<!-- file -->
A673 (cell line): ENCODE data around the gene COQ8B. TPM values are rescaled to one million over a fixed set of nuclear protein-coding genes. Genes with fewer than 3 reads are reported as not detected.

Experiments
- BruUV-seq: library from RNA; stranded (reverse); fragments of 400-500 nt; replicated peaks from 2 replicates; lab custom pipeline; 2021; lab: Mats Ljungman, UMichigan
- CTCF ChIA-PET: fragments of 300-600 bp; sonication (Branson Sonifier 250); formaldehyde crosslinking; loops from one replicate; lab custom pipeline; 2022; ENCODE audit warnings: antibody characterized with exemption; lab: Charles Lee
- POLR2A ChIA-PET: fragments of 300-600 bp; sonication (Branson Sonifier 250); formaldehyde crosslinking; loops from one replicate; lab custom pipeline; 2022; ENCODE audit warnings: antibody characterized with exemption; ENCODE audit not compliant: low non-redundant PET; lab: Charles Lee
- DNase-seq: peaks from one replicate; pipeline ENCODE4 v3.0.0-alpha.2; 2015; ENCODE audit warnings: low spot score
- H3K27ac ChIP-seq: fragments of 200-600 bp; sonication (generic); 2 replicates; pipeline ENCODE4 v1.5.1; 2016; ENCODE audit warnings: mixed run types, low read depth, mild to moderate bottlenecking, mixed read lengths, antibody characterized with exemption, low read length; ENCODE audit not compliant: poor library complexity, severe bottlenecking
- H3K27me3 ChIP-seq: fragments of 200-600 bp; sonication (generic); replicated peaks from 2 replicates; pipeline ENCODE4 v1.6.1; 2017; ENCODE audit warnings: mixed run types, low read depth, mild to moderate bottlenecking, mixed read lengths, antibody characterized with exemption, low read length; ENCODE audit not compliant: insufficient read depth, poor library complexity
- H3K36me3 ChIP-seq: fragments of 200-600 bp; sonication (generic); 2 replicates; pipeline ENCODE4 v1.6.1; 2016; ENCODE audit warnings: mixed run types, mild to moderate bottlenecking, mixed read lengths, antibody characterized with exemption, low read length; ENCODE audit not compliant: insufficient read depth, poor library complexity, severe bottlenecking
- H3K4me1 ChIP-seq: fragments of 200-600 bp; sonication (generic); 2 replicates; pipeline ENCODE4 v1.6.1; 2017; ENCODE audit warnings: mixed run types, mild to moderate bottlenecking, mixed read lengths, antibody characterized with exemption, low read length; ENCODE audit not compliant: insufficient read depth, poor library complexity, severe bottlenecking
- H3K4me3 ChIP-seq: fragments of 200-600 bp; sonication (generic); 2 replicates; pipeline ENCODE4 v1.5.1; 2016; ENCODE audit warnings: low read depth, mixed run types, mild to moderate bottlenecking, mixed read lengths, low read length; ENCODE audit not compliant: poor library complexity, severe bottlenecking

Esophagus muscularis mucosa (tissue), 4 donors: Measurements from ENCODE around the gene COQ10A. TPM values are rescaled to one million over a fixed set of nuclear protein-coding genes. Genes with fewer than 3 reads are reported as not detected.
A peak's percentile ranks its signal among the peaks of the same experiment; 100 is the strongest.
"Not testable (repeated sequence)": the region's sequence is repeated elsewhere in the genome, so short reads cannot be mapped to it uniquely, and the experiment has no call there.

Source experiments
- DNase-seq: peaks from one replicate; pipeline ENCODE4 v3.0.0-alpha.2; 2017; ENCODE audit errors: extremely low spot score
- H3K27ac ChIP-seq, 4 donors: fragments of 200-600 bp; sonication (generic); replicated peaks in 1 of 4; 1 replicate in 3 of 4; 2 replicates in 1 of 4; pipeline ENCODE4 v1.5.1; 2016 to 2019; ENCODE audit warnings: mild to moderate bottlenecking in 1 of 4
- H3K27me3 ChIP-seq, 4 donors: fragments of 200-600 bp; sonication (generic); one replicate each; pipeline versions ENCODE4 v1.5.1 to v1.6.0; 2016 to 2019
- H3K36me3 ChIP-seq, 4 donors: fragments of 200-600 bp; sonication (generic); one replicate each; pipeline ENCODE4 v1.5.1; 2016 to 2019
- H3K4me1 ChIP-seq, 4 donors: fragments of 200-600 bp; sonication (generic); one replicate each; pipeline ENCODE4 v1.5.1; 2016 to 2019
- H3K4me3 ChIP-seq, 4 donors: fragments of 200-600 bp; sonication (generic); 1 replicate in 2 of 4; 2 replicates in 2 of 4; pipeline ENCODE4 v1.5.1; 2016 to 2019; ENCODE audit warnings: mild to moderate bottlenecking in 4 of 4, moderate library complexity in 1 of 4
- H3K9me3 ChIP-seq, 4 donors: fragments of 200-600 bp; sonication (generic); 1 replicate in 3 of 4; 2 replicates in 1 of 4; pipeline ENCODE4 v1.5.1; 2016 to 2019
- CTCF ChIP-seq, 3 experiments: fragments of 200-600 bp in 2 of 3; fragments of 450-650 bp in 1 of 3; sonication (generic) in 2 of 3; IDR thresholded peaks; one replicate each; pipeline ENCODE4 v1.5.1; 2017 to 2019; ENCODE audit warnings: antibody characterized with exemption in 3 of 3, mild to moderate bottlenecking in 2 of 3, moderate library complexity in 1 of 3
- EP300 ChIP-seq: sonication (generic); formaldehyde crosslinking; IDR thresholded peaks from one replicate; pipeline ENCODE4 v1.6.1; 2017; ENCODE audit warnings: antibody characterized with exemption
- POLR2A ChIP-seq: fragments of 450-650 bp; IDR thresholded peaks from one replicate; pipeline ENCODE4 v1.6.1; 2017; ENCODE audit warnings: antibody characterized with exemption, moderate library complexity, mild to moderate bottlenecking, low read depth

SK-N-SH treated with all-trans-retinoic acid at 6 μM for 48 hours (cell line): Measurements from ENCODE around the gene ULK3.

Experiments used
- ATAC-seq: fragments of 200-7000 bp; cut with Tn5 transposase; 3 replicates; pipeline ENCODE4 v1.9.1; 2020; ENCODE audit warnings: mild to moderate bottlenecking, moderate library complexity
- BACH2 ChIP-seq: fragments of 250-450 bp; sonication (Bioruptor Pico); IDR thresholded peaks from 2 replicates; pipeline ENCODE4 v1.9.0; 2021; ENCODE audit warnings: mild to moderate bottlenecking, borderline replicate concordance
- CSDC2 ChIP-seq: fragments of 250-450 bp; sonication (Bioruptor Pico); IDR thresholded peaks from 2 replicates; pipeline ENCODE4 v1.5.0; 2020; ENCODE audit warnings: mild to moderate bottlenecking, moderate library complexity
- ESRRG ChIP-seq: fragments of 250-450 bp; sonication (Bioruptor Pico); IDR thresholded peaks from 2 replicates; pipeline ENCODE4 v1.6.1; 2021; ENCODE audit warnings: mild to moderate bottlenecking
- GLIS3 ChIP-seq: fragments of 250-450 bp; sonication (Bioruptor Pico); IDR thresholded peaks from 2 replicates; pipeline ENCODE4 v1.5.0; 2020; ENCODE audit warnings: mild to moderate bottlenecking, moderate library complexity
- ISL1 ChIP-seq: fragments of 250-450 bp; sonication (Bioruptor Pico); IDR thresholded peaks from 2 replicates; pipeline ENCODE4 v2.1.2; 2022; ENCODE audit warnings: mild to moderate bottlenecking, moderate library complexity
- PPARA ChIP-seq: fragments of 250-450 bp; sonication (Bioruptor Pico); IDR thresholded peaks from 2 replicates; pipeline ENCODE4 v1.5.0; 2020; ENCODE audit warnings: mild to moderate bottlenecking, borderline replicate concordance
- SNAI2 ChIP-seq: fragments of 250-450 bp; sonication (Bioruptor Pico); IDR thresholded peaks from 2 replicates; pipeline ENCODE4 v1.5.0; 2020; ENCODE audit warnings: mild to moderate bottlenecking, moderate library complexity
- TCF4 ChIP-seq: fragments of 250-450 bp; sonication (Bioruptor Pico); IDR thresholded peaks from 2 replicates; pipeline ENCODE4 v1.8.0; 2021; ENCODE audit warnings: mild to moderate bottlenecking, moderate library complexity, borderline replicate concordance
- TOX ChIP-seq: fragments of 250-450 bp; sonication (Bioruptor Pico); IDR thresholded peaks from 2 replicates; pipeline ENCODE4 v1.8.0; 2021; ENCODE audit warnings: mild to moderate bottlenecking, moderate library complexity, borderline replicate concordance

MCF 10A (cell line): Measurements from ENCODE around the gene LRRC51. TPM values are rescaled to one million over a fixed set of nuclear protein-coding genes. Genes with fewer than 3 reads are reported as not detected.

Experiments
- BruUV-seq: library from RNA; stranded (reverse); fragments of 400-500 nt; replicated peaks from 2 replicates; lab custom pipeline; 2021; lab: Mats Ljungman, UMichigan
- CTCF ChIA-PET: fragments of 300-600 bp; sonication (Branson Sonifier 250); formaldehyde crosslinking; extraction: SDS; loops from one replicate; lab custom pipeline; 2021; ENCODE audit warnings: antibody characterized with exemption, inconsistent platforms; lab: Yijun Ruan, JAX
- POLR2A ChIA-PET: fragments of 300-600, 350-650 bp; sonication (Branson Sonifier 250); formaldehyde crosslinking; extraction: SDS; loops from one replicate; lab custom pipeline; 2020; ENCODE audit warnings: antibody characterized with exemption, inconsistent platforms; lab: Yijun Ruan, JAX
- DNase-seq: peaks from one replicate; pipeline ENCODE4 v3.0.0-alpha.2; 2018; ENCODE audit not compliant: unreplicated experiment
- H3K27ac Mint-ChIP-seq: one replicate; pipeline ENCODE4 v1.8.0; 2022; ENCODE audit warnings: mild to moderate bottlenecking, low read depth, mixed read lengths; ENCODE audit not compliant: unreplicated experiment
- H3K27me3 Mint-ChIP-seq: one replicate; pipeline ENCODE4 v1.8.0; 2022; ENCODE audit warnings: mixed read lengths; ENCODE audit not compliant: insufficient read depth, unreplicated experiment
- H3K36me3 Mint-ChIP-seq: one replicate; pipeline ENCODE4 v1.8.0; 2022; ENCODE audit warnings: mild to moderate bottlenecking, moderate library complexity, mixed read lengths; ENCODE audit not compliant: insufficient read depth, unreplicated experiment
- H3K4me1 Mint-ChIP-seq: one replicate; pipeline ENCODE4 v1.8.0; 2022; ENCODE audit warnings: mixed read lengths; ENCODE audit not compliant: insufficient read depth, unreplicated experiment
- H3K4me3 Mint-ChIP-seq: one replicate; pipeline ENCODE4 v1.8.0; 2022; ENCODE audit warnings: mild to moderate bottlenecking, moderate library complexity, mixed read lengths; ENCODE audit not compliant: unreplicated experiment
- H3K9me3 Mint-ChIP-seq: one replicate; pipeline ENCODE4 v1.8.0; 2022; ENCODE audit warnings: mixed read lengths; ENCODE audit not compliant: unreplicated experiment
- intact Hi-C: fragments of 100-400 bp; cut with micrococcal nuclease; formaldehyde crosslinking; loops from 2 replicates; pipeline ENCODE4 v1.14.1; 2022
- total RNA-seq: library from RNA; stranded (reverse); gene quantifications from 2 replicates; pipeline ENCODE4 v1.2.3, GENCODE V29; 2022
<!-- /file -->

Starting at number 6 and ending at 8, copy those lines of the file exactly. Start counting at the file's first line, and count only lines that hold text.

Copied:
- DNase-seq: peaks from one replicate; pipeline ENCODE4 v3.0.0-alpha.2; 2015; ENCODE audit warnings: low spot score
- H3K27ac ChIP-seq: fragments of 200-600 bp; sonication (generic); 2 replicates; pipeline ENCODE4 v1.5.1; 2016; ENCODE audit warnings: mixed run types, low read depth, mild to moderate bottlenecking, mixed read lengths, antibody characterized with exemption, low read length; ENCODE audit not compliant: poor library complexity, severe bottlenecking
- H3K27me3 ChIP-seq: fragments of 200-600 bp; sonication (generic); replicated peaks from 2 replicates; pipeline ENCODE4 v1.6.1; 2017; ENCODE audit warnings: mixed run types, low read depth, mild to moderate bottlenecking, mixed read lengths, antibody characterized with exemption, low read length; ENCODE audit not compliant: insufficient read depth, poor library complexity